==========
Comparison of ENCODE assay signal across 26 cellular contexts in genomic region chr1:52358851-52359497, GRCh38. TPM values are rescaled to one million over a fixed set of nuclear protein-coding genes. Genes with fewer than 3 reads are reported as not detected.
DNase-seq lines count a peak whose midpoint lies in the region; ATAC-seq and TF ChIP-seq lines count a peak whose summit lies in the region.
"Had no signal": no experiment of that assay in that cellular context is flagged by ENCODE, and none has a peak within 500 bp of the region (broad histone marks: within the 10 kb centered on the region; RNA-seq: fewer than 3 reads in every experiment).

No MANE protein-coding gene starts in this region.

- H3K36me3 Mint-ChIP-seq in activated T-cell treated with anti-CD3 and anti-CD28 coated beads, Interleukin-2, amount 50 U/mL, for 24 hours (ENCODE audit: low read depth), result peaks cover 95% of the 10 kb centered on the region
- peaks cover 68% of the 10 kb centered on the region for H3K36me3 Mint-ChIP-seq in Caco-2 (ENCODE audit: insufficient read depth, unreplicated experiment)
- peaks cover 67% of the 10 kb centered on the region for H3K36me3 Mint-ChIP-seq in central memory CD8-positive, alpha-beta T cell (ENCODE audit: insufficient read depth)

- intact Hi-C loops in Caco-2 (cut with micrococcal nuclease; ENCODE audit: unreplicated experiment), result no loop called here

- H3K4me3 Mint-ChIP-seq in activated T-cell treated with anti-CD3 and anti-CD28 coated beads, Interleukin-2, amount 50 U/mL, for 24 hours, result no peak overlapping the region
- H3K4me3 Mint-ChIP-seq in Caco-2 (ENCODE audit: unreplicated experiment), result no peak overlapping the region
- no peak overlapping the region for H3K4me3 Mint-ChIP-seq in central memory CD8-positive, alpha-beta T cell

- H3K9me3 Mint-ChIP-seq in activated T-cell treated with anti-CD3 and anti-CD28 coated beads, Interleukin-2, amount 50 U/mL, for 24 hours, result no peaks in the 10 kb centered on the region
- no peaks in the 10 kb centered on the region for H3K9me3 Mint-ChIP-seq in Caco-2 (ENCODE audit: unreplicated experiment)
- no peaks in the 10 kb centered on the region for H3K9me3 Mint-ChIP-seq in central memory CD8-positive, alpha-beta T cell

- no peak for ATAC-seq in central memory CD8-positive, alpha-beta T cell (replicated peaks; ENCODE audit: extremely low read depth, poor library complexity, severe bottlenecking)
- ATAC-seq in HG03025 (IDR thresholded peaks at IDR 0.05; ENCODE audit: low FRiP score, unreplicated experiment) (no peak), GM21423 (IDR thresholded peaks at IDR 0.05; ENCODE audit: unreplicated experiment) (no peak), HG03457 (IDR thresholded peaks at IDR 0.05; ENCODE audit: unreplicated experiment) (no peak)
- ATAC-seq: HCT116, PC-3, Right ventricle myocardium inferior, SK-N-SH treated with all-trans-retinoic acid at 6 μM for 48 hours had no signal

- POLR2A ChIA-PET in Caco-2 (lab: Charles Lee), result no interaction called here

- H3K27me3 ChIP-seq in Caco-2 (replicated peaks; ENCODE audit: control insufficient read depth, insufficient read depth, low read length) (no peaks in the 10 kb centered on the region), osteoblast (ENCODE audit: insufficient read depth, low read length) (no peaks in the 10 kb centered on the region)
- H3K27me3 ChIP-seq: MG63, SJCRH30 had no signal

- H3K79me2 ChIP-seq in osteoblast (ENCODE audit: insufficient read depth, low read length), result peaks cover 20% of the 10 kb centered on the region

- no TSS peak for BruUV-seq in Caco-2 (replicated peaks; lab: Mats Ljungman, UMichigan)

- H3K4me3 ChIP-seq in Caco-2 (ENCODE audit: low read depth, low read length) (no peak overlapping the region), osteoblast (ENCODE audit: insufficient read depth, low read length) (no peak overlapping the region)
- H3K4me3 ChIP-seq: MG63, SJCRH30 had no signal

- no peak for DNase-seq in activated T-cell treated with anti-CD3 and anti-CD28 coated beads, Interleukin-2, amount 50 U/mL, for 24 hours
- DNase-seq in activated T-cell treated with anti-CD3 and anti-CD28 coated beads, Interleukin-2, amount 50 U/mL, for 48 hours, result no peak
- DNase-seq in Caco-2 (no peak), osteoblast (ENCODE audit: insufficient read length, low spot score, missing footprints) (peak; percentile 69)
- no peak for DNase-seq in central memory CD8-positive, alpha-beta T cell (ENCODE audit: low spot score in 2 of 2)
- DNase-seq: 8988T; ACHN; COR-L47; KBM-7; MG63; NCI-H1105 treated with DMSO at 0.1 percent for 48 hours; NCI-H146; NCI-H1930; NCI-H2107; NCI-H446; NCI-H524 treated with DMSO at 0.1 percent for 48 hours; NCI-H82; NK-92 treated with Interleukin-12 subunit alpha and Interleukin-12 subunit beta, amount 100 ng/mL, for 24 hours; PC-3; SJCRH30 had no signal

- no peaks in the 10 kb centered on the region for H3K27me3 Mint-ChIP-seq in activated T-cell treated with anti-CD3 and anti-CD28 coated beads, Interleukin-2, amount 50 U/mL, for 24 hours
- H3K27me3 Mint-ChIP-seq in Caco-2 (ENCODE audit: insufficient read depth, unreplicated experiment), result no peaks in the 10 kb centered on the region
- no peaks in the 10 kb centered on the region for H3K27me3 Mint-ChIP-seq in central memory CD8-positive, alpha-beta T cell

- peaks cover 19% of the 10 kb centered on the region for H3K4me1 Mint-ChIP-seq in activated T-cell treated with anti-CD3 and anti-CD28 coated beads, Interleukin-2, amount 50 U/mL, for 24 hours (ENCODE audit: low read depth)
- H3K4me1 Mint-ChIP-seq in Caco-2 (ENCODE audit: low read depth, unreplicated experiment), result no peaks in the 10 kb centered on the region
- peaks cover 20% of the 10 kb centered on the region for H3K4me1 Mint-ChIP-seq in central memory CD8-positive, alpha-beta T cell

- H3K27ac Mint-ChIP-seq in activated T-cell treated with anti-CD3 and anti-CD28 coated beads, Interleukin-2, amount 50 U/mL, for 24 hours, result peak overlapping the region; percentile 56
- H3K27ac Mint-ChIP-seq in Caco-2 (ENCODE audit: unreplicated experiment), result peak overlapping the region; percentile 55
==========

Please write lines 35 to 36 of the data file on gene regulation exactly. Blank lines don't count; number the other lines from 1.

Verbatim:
- peaks cover 20% of the 10 kb centered on the region for H3K4me1 Mint-ChIP-seq in central memory CD8-positive, alpha-beta T cell

- H3K27ac Mint-ChIP-seq in activated T-cell treated with anti-CD3 and anti-CD28 coated beads, Interleukin-2, amount 50 U/mL, for 24 hours, result peak overlapping the region; percentile 56